The overriding problem, including offsets administered under the Kyoto Protocol’s Clean Development Mechanism, is that they excuse an ongoing carbon emitting activity when that activity itself must be addressed.

Related to that concern, the offsetting activity: (a) may have occurred independently of the emitting activity; (b) may contribute to activities that increase emissions in the longer term; and (c) to the extent it does provide longer-term benefits, should be undertaken in its own right as part of a global emergency response to the climate crisis.

In the words of Kevin Anderson of the Tyndall Centre for Climate Change Research at the University of Manchester: [17]

“Offsetting is worse than doing nothing. It is without scientific legitimacy, is dangerously misleading and almost certainly contributes to a net increase in the absolute rate of global emissions growth.”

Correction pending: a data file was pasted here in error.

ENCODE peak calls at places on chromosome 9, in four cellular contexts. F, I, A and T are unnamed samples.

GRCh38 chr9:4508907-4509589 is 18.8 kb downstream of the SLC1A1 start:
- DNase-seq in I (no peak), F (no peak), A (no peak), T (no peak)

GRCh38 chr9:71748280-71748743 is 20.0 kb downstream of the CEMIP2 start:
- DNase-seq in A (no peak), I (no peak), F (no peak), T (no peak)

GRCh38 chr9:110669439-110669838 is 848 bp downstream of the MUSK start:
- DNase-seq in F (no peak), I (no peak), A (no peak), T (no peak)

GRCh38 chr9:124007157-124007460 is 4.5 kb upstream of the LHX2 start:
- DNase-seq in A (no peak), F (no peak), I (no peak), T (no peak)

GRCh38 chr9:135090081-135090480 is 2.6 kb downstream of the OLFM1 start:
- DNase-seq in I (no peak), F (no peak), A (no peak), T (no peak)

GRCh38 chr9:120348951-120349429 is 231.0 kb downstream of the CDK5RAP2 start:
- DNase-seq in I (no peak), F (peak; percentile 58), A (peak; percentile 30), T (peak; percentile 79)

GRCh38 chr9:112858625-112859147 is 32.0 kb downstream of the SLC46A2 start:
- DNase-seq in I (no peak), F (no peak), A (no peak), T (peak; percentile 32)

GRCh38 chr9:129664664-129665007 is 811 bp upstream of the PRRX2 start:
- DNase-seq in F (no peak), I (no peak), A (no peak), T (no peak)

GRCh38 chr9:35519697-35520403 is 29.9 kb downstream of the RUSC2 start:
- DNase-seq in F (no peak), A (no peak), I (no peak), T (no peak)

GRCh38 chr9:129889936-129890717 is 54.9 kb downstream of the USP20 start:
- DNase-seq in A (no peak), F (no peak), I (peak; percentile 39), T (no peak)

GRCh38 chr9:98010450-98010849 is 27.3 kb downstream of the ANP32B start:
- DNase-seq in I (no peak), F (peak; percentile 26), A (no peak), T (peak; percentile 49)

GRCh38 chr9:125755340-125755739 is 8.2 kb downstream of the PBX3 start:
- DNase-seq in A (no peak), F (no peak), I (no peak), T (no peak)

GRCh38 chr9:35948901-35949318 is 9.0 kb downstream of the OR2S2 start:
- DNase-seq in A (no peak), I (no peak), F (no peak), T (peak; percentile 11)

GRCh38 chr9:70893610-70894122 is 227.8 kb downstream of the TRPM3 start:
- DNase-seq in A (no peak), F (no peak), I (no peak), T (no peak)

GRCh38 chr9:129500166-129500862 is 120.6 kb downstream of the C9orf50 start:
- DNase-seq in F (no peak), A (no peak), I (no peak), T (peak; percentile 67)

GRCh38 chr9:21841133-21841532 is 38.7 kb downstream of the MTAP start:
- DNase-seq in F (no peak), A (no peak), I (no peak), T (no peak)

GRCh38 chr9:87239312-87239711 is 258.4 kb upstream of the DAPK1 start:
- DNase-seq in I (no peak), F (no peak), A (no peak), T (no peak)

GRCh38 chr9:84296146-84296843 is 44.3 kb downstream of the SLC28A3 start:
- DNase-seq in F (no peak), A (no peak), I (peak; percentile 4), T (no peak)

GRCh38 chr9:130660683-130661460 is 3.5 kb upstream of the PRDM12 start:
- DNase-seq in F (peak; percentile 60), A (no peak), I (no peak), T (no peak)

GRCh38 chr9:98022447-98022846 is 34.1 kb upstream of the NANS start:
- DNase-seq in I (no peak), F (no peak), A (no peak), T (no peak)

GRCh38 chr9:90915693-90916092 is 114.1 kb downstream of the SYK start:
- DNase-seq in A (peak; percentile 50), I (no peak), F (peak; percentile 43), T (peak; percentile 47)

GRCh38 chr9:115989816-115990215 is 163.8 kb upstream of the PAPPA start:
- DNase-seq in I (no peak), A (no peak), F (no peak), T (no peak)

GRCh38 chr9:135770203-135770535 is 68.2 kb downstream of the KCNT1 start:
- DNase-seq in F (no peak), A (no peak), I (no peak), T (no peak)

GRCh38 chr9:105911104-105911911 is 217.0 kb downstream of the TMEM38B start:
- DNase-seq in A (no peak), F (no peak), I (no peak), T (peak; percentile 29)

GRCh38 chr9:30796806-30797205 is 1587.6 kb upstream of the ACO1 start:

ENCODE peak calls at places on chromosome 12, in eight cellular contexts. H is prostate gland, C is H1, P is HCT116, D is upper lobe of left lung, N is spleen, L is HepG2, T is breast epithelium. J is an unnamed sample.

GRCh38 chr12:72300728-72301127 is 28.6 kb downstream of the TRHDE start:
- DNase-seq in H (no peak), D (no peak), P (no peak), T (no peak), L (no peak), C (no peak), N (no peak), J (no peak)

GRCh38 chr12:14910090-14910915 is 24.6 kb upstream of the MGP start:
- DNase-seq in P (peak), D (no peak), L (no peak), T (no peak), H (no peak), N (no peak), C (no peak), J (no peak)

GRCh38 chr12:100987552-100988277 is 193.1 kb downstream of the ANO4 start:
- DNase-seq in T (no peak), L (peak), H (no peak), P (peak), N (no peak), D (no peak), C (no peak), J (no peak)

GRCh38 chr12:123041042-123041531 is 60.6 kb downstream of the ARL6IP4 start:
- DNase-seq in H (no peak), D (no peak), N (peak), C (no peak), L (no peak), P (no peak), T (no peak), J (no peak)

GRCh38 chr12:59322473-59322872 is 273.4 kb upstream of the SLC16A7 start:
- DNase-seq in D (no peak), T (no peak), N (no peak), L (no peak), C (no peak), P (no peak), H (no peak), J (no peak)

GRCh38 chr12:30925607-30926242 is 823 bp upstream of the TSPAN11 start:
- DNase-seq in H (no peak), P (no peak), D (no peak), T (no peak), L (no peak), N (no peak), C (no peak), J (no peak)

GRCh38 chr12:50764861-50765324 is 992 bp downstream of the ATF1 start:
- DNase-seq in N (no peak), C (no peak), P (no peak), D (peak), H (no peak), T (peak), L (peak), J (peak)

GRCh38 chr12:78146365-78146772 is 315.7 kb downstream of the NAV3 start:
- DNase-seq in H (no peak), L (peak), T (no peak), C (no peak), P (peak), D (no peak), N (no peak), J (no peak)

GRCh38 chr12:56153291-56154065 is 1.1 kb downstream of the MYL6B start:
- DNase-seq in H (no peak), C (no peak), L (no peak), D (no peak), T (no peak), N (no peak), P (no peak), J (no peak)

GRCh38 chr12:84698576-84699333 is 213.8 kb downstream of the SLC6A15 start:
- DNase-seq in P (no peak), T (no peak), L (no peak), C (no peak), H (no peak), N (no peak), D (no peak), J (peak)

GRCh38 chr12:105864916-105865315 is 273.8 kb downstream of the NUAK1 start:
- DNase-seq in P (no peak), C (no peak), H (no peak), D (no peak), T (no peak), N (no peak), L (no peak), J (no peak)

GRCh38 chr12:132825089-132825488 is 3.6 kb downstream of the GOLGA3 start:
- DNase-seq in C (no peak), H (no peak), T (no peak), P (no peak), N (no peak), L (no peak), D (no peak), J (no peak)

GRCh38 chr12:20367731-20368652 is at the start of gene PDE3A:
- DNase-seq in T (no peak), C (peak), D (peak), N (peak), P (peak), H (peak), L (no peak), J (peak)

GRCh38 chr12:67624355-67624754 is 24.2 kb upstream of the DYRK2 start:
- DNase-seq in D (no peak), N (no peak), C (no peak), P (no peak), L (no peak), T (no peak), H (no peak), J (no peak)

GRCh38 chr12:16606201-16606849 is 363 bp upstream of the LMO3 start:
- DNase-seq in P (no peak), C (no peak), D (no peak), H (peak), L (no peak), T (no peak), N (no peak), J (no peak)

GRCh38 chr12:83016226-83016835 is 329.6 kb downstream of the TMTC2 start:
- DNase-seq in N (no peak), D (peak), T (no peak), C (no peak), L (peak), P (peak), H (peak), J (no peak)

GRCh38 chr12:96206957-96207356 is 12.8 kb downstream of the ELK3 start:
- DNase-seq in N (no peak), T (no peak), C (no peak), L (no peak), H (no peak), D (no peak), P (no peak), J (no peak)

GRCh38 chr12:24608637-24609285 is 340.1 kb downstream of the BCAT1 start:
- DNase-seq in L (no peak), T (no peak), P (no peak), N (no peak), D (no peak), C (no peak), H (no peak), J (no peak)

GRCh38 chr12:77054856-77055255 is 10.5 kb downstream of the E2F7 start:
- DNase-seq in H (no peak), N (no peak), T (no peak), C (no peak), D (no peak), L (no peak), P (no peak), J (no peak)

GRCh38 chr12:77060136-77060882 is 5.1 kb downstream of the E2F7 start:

Some views on GWP*

Although some critics of New Zealand’s approach appear not to have considered the role of GWP*, Climate Analytics has addressed it specifically. [18] [19] [20]

One of its concerns was its view that achieving net zero greenhouse gas emissions could be achieved in an accounting sense under GWP* without reaching an essential component of the Paris Agreement’s global mean temperature goals, namely net zero carbon dioxide emissions.

Co-creator of GWP* Dr Michelle Cain appears to have acknowledged that possibility by indicating that the minimum 24 per cent methane reduction target in New Zealand would compensate for the warming generated by all non-methane greenhouse gases that were still being emitted as the country approached net zero emissions of such gases. In arguing against the notion that New Zealand farmers were being handed a “free pass”, she stated that farmers would in fact provide a “free pass” to all other sectors. [21]